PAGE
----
During the 18th century the Church of Scotland was at last a Presbyterian establishment. The period is marked by the growth of primary and tertiary education and a remarkable transformation in the economy of Scotland. Scotland became the academic powerhouse of Europe, yet Scottish church leaders open to the excitements of expanding intellectual and geographic horizons dealt with the management of the church more than its theology. Revivals were experienced in Cambuslang and Kilsyth, linked to Whitefield and the Awakenings in Puritan New England. There were a number of secession movements, and polarisations developed between Moderates who wanted an ordered church cooperating with the government and Evangelicals who championed congregations who wanted freedom to choose their own ministers independent of the patrons.
The 1690s heralded a new era in Scotland. The 18th century is often criticised, yet it provided foundations for achievements of the Victorian era which should not all be attributed to Evangelicals and the Victorians. At the Revolution when the Protestant William of Orange was invited to replace the Catholic James, Presbyterians were the only group of church leaders in Scotland the government could trust politically (even if they did not like their democratic tendencies). It followed that the dominant group in the church, who came to be known as Moderates, favoured cordial links with government. The Episcopalians who remained loyal to their former king were in a difficult position and now found themselves marginalised.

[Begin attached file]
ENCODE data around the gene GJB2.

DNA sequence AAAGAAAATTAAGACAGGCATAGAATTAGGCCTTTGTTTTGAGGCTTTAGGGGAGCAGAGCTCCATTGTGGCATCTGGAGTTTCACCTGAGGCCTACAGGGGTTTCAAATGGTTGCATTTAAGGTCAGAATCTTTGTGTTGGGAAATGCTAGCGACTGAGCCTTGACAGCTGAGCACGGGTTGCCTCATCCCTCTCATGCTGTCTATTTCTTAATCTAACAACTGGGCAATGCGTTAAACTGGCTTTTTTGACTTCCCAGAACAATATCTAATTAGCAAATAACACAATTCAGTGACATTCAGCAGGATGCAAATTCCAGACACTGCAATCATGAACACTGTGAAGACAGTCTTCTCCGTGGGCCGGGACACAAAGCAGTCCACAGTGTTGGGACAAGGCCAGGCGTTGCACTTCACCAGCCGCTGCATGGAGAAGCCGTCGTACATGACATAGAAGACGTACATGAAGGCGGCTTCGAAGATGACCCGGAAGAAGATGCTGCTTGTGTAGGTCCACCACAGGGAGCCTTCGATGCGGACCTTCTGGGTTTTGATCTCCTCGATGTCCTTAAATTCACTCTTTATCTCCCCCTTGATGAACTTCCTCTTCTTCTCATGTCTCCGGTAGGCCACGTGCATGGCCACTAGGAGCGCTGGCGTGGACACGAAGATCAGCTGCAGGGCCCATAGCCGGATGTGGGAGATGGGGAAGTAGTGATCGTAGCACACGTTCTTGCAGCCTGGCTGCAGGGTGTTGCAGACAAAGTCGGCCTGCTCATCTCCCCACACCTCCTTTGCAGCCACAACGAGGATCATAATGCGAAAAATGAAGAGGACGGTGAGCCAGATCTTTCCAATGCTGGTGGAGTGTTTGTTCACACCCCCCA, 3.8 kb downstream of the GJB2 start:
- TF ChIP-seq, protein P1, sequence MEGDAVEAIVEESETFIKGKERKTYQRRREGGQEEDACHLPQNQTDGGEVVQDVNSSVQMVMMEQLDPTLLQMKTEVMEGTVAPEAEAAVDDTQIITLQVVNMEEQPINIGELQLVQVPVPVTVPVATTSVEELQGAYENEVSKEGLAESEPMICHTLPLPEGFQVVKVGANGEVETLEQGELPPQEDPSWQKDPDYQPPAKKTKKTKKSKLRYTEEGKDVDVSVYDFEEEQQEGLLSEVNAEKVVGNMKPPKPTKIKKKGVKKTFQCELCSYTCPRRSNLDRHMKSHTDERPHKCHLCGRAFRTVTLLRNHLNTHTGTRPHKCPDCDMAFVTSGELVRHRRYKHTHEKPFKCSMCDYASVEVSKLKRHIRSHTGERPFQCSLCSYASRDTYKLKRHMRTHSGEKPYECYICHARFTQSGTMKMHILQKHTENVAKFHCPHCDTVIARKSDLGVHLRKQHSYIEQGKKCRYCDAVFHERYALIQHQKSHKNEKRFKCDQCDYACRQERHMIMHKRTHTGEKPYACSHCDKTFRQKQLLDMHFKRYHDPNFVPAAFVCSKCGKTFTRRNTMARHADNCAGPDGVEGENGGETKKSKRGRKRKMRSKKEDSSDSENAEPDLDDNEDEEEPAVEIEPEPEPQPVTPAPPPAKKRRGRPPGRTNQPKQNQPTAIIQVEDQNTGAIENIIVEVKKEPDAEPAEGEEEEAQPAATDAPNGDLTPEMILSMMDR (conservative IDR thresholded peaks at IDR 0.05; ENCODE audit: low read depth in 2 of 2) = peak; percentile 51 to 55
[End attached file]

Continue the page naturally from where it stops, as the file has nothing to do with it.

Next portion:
The century became the age of the Moderate Party in the church, and intellectually the Age of Reason. It was certainly an age of education and innovation as literacy increased following the education act of 1696. Although the period saw the cultural repression of the Highlands in response to uprisings by those loyal to the Stuart royal line, it also saw the intellectual expansion of Scotland as a whole. The Church of Scotland was now decisively Presbyterian, but the place it would give to a piety increasingly labelled as "Evangelical" was uncertain. Improving landlords inspired by the agricultural revolution preferred sheep to crofters and further exacerbated Highland grievances by clearances. Universities, philosophy, and by the end of the century, creative writing, thrived. Robert Burns and Walter Scott bridge this period and the next in literature, and Thomas Chalmers, the key church leader of the 19th century, was born in 1780.